Tallie would do anything for Elizabeth and Elizabeth the same because no one else ever seemed to care about the two girls except for Prince Henry. Henry was Elizabeth’s everything and he wanted to make sure Elizabeth married well. He genuinely wanted his sister to be happy. There were new suitors being added to the list daily for her hand. Then there was one suitor that the siblings became immediately smitten with, Frederick Elector of the Palatine. When he arrived in England Elizabeth immediately knew he was meant for her heart and soul. But in a tragic turn of events Elizabeth could loose the man she never had and the best friend she never asked for. She had to be brave and take her future into her own hands or loose everything she held so dear to her heart.

4/5 Light, fun read some might find this a “fluffy” novel. I enjoyed it and that is all that really matters in the end. I have not read much on James I’s court, which is a problem I am quickly working to rectify. I have a feeling this novel was more on the dramatic side of the historical fiction spectrum so if accuracy is your thing this might not be your cup of tea. I would recommend this novel to newbies of James I’s court and Elizabeth Stuart.

R-Rating for sexual reference
FTC- this novel is from my personal collection.

The King's Daughter by Christie Dickason

Monday, December 09, 2013

Mailbox Monday

Isabella Braveheart of France by Colin Falconer
"She was taught to obey. Now she has learned to rebel. 12 year old Isabella, a French princess marries the King of England - only to discover he has a terrible secret. Ten long years later she is in utter despair - does she submit to a lifetime of solitude and a spiritual death - or seize her destiny and take the throne of England for herself? Isabella is just twelve years old when she marries Edward II of England. For the young princess it is love at first sight - but Edward has a terrible secret that threatens to tear their marriage - and England apart. Who is Piers Gaveston - and why is his presence in the king’s court about to plunge England into civil war? The young queen believes in the love songs of the troubadours and her own exalted destiny - but she finds reality very different. As she grows to a woman in the deadly maelstrom of Edward’s court, she must decide between her husband, her children, even her life - and one breath-taking gamble that will change the course of history. This is the story of Isabella, the only woman ever to invade England - and win. In the tradition of Philippa Gregory and Elizabeth Chadwick, ISABELLA is thoroughly researched and fast paced, the little known story of the one invasion the English never talk about".~Lizzie~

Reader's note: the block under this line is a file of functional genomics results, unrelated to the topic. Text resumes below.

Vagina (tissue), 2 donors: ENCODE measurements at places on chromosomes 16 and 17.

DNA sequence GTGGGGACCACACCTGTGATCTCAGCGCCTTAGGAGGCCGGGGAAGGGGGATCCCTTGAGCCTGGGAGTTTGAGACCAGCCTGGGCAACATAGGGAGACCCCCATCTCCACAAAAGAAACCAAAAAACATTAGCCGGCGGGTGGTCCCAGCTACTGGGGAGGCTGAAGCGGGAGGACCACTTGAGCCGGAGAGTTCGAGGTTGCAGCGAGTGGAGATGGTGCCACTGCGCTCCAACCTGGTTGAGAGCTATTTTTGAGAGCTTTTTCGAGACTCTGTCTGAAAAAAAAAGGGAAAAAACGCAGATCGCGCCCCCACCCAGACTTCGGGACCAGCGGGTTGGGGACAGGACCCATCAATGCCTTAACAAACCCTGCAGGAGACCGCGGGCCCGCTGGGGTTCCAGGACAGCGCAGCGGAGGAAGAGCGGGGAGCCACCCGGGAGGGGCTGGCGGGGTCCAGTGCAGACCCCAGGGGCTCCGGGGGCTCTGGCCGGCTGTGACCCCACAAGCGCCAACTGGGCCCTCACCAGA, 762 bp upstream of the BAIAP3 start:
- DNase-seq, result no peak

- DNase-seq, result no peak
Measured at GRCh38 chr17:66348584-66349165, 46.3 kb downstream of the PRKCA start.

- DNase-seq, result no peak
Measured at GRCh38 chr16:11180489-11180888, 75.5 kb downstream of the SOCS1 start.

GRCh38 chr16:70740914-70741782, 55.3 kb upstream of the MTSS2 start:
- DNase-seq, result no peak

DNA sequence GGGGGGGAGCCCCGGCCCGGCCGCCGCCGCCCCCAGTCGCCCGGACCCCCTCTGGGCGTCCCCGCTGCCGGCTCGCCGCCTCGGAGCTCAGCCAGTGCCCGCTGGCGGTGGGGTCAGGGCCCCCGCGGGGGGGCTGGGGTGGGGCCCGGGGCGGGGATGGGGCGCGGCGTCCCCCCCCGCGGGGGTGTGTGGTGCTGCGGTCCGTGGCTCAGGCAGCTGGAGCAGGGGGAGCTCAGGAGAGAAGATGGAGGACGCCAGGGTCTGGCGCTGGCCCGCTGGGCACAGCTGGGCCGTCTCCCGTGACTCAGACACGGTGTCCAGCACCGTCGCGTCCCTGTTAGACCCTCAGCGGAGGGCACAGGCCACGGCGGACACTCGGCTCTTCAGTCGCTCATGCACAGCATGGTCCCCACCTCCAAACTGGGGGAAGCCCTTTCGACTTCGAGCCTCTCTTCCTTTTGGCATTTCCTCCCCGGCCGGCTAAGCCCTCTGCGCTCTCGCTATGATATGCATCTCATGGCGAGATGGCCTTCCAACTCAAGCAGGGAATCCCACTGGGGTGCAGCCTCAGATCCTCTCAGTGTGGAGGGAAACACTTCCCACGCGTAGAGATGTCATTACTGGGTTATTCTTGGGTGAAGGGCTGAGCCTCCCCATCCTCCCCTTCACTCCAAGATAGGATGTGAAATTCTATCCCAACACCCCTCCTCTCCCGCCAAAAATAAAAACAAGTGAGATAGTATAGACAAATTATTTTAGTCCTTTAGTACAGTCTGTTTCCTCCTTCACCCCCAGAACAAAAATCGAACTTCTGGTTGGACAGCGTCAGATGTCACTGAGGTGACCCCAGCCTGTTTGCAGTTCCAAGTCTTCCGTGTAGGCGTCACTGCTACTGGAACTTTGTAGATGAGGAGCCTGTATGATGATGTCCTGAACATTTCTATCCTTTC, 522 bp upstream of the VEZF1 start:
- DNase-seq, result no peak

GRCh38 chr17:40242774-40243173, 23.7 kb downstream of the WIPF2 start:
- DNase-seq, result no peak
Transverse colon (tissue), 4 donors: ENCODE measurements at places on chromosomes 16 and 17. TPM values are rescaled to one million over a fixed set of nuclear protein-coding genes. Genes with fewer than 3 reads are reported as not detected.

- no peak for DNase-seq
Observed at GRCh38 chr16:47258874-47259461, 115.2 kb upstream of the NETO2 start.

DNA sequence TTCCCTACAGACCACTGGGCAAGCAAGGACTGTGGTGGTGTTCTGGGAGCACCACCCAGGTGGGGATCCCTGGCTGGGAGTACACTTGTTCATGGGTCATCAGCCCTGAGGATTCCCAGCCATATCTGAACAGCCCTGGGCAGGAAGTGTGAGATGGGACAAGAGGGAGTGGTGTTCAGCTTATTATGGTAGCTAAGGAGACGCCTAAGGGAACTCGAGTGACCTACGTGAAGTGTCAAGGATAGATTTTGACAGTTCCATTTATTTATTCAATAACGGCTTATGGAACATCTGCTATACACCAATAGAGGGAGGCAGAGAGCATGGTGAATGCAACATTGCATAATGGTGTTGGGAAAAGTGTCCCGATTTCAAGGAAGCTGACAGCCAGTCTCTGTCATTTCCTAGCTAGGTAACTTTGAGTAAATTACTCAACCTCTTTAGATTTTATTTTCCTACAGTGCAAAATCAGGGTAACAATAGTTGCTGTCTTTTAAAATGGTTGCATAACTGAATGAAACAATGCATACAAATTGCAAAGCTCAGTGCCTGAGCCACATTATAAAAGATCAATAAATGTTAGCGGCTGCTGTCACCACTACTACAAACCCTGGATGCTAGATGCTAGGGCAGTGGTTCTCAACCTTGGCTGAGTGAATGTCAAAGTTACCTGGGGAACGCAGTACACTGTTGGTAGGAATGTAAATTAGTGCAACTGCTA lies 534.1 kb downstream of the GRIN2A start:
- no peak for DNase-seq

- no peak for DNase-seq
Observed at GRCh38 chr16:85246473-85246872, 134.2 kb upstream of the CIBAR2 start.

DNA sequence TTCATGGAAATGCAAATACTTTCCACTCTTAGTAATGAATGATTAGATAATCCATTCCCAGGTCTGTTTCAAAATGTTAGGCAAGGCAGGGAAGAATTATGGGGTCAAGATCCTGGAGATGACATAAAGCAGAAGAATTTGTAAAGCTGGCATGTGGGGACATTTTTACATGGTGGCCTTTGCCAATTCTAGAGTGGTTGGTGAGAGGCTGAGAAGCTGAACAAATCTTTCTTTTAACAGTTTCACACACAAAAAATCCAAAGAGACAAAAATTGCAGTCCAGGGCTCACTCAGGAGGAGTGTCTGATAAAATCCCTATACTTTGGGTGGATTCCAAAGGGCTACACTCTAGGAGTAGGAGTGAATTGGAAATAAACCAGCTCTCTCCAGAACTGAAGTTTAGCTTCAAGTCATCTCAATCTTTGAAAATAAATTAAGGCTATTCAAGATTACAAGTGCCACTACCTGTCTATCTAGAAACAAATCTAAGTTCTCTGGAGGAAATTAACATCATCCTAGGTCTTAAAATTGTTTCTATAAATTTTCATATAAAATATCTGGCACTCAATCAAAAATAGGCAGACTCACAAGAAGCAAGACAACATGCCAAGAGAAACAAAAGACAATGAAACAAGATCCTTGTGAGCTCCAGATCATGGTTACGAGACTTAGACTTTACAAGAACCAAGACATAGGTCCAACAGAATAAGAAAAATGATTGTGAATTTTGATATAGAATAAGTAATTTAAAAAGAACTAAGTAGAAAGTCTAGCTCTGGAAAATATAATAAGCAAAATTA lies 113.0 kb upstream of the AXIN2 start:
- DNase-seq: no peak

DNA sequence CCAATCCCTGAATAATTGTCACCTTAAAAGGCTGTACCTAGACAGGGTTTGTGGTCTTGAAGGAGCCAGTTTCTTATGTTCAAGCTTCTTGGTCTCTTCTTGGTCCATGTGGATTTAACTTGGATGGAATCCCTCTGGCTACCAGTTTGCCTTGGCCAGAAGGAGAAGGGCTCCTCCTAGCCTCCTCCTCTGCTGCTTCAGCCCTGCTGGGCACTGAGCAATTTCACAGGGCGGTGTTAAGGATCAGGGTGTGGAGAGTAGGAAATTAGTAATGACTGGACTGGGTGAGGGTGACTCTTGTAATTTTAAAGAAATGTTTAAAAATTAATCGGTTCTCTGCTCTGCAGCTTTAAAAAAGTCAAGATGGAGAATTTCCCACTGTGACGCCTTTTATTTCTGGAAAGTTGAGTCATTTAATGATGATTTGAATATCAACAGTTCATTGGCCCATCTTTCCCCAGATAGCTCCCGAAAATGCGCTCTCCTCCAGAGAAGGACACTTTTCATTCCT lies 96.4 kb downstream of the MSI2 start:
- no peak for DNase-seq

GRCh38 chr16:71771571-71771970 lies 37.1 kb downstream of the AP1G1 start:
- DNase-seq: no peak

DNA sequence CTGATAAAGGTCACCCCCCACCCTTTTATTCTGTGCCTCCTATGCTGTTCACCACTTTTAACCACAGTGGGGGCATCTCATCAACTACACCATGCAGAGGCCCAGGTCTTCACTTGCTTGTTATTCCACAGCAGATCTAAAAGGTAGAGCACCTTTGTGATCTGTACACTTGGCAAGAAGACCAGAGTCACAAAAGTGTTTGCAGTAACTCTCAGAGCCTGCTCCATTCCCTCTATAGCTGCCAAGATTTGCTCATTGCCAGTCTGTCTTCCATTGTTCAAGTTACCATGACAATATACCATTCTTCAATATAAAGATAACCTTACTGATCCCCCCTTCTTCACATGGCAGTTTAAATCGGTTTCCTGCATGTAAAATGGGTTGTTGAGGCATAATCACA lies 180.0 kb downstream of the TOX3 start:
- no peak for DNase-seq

Saturday, December 07, 2013

Book Review "ROYAL MISTRESS" by Anne Easter Smith